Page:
Localization of Endogenous β-Galactoside-Binding Lectin in Human Cells and Tissues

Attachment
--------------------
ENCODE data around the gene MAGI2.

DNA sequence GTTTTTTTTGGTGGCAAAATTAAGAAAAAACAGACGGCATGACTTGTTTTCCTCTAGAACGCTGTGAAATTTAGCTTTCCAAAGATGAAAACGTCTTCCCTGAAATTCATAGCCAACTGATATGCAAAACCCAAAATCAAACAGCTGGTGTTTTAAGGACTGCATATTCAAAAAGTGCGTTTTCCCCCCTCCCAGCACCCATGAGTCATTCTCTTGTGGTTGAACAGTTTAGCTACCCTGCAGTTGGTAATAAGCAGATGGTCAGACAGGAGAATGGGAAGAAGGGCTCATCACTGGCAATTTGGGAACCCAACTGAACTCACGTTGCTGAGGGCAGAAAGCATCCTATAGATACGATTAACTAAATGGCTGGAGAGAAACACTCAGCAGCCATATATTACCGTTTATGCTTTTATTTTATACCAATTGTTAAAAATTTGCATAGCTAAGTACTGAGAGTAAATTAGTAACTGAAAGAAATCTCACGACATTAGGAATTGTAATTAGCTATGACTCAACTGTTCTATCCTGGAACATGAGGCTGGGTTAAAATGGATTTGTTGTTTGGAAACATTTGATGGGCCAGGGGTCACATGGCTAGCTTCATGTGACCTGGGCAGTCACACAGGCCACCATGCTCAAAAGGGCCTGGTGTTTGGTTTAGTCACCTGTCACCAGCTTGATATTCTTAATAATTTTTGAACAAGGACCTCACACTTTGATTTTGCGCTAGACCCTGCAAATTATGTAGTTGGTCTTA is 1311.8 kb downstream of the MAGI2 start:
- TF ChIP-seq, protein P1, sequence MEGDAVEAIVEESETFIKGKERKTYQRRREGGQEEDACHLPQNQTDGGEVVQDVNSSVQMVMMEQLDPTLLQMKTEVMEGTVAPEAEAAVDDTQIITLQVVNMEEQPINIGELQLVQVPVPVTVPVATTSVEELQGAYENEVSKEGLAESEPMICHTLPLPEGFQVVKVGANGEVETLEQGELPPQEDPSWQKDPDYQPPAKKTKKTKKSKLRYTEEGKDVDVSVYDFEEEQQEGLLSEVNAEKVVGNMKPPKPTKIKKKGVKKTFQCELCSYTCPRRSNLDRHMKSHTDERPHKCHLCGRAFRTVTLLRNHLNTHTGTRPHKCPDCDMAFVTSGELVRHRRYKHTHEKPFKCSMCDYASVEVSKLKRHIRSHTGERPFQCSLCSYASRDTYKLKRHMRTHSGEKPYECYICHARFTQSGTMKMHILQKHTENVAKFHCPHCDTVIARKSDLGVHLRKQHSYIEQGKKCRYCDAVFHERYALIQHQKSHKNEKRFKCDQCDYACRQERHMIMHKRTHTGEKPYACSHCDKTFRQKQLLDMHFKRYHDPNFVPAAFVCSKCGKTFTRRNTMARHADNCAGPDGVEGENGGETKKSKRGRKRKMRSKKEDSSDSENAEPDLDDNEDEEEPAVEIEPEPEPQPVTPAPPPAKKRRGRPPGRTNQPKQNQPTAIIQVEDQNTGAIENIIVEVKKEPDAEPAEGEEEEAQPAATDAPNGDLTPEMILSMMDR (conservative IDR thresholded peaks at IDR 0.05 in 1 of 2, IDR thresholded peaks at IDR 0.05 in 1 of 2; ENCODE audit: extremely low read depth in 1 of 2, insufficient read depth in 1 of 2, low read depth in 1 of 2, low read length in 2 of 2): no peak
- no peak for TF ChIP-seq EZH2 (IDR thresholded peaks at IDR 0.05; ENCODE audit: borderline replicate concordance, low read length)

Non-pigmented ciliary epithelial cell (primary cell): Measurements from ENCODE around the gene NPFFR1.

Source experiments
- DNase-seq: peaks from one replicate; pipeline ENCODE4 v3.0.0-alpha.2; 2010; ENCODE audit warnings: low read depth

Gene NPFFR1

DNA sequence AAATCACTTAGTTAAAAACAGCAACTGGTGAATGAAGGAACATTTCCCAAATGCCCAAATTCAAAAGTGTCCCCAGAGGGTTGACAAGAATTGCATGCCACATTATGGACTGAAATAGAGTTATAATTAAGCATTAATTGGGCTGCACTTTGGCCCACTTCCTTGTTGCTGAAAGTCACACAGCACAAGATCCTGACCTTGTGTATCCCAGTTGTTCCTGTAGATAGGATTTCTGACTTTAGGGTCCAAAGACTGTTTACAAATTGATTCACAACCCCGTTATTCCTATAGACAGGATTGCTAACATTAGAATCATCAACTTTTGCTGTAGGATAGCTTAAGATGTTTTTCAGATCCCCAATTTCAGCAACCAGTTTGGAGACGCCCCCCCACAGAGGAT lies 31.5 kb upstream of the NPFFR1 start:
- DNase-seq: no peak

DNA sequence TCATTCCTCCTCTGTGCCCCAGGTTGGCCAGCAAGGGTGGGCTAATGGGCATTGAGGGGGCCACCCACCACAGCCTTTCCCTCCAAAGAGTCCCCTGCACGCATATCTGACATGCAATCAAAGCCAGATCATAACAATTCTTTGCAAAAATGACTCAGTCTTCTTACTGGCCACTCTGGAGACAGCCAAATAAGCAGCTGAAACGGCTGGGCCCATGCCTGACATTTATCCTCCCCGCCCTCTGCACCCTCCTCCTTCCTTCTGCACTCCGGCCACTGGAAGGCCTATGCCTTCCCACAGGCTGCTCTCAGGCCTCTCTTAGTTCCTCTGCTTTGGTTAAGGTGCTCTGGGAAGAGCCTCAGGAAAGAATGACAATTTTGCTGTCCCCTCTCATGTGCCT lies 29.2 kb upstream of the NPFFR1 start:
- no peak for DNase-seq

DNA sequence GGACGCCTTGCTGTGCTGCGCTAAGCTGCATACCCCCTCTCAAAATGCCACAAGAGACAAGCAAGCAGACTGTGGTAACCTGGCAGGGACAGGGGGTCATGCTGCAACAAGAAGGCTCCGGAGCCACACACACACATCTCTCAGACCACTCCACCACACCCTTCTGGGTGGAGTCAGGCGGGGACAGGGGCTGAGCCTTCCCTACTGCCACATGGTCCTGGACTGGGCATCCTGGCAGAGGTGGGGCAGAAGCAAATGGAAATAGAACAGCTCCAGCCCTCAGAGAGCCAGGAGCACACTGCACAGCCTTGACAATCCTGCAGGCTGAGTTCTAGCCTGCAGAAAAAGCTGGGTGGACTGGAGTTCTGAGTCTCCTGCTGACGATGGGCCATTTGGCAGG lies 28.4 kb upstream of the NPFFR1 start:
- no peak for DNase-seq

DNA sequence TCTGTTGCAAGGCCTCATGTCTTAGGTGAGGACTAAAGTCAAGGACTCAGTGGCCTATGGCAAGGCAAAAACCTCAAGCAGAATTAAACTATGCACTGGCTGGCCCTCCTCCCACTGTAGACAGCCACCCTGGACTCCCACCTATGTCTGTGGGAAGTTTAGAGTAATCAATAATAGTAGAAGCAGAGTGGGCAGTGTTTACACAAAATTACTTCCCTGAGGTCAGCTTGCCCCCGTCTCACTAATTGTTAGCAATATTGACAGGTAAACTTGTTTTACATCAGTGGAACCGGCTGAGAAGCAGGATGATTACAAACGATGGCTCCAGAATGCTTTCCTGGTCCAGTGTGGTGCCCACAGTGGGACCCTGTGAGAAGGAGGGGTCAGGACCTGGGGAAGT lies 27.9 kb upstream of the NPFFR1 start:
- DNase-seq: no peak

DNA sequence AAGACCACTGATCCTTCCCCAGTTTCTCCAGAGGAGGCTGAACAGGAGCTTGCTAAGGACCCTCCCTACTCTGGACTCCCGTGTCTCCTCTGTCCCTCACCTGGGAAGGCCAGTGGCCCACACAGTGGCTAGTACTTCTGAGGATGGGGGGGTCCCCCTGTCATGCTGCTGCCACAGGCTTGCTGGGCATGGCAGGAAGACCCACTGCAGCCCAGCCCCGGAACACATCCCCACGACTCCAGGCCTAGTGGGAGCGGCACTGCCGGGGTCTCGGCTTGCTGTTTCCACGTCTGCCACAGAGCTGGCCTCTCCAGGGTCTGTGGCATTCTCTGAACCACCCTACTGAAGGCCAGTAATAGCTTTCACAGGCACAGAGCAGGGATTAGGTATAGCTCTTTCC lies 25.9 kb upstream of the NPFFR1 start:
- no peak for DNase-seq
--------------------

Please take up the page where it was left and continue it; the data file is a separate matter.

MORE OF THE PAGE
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A rabbit antiserum raised against the 14.5-kilodalton (kDa) subunit of human splenic galaptin was used to probe protein blots of several tissue extracts. For all tissues examined, the only immunoreactive species detected was a 14.5-kDa polypeptide. This antiserum and a rabbit antiserum raised against native lung galaptin were used in immunohistochemical assays to determine the localization of galaptin in selected tissues and cells. In normal colon, galaptin was found prominently in the basement membrane and in the stroma. The cytoplasm of epithelial cells stained lightly for galaptin whereas mucous granules and secreted mucin were uniformly negative for galaptin. Hemagglutination inhibition assays also failed to demonstrate an interaction between galaptin and mucin. Macrophages stained conspicuously for galaptin in colonic and cutaneous tissue as did some capillary walls. In cutaneous tissue, the extracellular matrix and hair follicle cells contained abundant galaptin. Galaptin was absent in basal cell carcinoma and associated stroma. Galaptin was found throughout the cytoplasm of carcinoma cells of gynecologic origin present in effusions. Protein blot analysis of extracts of extracellular matrix synthesized in vitro by endothelial cells confirmed the presence of galaptin in matrix. The results show that: (1) galaptin is variably expressed by different cells and tissues; (2) its cellular location is not restricted to the cell surface; (3) galaptin is not associated with normal mucin; (4) the extracellular matrix is a major site of galaptin deposition, and (5) some malignant tissue may be characterized by a deficiency of galaptin.
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